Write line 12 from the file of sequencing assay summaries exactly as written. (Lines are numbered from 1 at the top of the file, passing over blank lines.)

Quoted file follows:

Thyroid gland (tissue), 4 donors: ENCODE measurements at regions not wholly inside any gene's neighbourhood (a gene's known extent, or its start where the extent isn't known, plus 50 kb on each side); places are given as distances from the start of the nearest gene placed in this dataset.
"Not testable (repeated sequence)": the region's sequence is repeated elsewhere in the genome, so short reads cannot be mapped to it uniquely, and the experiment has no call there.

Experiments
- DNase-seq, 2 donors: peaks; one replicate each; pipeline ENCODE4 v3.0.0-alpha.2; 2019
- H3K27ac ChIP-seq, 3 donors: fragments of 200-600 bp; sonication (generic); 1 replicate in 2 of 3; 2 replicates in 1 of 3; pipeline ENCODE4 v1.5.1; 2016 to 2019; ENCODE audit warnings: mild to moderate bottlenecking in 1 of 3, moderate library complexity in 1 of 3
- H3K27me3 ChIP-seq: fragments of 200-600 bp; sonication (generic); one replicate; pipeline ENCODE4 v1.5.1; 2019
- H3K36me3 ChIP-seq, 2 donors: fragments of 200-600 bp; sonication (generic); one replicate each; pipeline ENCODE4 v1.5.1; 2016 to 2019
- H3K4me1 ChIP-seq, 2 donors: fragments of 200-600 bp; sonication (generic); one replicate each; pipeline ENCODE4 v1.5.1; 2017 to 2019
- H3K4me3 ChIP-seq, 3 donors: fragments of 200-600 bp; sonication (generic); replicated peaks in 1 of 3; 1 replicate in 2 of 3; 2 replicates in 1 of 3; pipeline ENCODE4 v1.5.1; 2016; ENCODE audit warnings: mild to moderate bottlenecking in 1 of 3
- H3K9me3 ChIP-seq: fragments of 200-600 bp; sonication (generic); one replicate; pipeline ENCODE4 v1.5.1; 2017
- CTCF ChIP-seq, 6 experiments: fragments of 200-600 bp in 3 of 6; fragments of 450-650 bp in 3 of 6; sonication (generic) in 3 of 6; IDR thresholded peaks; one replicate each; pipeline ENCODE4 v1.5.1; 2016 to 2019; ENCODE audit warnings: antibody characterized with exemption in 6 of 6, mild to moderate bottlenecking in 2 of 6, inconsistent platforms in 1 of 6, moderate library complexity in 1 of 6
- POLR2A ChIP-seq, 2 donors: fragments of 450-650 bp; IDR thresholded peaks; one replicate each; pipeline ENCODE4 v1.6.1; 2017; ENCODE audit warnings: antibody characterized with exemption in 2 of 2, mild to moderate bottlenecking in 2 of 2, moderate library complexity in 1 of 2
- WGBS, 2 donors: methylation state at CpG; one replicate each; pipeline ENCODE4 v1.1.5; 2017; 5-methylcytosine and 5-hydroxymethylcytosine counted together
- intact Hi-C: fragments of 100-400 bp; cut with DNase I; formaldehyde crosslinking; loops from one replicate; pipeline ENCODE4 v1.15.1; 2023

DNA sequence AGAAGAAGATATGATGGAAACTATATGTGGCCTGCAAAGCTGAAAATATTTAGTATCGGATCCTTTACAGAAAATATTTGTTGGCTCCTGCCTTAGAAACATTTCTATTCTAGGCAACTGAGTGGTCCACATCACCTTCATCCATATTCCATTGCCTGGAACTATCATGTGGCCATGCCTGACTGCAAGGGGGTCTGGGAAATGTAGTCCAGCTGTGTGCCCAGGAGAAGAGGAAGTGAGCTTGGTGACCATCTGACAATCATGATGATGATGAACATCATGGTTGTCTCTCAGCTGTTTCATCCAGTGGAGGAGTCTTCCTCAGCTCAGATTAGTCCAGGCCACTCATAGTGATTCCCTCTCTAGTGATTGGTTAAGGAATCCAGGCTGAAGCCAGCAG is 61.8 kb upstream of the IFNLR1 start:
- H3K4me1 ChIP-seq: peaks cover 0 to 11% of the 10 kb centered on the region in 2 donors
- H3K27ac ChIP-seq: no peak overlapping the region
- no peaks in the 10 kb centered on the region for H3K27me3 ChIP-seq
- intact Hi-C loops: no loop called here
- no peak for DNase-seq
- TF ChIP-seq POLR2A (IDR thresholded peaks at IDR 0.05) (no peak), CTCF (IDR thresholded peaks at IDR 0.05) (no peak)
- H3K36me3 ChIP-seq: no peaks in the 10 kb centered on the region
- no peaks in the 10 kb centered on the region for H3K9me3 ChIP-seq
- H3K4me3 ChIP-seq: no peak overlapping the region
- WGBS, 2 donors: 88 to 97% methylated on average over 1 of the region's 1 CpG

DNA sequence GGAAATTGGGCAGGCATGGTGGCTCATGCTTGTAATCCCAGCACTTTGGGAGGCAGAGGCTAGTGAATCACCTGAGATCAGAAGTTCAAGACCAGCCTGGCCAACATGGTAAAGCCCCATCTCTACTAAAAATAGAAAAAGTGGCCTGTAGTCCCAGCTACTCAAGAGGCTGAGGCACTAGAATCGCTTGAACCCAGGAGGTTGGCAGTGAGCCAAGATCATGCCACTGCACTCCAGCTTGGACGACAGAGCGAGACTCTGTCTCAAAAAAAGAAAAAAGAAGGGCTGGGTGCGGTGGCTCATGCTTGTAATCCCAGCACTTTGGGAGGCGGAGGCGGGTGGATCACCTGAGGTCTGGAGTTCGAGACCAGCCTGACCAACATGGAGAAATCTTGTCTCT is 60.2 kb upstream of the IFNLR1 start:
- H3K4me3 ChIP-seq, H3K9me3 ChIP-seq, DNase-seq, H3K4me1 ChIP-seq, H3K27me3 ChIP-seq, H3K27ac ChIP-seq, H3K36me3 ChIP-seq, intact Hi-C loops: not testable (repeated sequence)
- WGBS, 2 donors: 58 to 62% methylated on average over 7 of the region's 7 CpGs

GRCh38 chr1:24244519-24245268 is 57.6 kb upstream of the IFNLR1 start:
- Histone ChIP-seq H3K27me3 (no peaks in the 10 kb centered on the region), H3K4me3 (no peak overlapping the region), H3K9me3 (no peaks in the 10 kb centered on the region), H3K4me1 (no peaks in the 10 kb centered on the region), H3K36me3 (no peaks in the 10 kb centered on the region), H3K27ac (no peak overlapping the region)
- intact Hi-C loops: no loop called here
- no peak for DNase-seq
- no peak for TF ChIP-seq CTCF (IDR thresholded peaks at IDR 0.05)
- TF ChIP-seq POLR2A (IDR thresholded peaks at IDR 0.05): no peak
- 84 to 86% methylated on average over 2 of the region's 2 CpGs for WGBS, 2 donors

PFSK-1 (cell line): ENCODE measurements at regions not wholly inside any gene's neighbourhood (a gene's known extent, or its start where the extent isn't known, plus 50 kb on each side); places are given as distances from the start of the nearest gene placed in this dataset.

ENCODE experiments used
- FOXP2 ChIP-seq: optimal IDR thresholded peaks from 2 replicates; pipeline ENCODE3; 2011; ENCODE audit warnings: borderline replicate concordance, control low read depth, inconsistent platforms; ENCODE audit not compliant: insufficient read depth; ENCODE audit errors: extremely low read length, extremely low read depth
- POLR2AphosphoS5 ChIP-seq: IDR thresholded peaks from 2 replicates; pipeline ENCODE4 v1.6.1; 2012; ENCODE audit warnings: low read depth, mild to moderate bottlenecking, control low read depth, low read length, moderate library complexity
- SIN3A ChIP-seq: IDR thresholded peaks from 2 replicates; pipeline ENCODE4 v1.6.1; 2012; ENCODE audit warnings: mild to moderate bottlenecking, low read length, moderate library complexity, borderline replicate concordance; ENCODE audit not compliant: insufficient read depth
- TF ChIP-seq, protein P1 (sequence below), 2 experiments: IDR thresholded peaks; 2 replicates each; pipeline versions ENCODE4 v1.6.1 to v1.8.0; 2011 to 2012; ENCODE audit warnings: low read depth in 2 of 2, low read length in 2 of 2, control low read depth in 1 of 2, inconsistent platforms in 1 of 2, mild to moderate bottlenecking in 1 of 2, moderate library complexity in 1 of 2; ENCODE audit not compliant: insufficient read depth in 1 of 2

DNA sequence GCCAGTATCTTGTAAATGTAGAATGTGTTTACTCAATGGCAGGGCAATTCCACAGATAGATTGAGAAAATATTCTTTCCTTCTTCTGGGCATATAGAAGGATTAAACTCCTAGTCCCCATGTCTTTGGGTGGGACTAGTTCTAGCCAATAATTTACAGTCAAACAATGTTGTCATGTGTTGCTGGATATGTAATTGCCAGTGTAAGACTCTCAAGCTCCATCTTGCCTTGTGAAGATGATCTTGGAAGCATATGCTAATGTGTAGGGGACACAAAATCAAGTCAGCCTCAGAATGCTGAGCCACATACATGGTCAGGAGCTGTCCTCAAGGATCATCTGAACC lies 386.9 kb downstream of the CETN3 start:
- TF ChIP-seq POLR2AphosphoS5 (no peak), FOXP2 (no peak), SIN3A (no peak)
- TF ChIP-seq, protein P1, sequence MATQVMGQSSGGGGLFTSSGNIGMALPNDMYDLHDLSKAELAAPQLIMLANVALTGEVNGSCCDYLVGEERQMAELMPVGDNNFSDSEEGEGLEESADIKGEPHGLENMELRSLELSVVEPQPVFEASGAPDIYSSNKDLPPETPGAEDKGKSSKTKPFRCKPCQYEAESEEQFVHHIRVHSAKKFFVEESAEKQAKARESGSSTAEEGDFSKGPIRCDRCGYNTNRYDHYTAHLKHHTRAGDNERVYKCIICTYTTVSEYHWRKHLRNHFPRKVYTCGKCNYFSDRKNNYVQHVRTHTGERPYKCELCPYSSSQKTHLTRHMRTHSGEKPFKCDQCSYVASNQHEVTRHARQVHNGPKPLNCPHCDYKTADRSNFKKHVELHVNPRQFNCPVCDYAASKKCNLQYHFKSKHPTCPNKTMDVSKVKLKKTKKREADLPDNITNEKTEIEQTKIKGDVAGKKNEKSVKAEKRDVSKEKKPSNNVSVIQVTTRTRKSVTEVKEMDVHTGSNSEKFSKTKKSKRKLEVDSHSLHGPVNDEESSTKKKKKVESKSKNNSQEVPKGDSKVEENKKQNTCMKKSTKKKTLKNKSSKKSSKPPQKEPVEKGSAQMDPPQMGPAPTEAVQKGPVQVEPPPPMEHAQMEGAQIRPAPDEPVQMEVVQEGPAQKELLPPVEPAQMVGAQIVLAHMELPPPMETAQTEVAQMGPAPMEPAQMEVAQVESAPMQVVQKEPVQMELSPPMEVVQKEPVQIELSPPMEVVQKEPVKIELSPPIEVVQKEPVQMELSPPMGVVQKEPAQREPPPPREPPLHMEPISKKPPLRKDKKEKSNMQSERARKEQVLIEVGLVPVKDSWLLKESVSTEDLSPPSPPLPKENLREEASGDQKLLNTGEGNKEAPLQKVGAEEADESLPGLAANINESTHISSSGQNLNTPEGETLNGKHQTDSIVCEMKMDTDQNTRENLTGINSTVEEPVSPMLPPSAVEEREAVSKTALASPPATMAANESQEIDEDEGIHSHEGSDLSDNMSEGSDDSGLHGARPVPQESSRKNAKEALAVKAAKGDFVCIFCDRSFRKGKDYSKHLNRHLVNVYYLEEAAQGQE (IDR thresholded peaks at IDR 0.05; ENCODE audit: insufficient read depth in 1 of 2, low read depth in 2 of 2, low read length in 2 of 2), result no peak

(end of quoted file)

- POLR2A ChIP-seq, 2 donors: fragments of 450-650 bp; IDR thresholded peaks; one replicate each; pipeline ENCODE4 v1.6.1; 2017; ENCODE audit warnings: antibody characterized with exemption in 2 of 2, mild to moderate bottlenecking in 2 of 2, moderate library complexity in 1 of 2